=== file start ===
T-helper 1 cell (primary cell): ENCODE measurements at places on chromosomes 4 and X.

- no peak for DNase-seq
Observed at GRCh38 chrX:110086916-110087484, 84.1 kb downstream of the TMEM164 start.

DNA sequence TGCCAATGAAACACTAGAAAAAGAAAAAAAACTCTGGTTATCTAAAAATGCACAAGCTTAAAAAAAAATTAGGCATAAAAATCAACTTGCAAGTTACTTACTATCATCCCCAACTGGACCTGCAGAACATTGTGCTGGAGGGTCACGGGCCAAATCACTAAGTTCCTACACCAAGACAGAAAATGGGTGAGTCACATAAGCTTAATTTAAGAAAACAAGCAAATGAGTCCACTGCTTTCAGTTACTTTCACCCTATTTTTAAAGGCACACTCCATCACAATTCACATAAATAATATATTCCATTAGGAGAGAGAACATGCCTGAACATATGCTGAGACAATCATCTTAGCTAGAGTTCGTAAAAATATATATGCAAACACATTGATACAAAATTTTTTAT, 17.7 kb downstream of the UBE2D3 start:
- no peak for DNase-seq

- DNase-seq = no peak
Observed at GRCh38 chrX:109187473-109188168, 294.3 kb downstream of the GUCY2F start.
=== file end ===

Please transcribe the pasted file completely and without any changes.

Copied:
T-helper 1 cell (primary cell): ENCODE measurements at places on chromosomes 4 and X.

- no peak for DNase-seq
Observed at GRCh38 chrX:110086916-110087484, 84.1 kb downstream of the TMEM164 start.

DNA sequence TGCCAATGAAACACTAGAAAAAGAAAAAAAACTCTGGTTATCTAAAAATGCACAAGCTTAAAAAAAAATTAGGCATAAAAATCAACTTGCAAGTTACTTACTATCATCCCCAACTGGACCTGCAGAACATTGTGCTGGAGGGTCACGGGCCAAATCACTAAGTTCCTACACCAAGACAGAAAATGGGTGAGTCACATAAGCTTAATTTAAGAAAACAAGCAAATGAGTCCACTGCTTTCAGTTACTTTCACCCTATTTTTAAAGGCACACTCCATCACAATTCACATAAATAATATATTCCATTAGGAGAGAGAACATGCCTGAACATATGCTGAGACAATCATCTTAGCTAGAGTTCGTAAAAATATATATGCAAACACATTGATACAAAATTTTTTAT, 17.7 kb downstream of the UBE2D3 start:
- no peak for DNase-seq

- DNase-seq = no peak
Observed at GRCh38 chrX:109187473-109188168, 294.3 kb downstream of the GUCY2F start.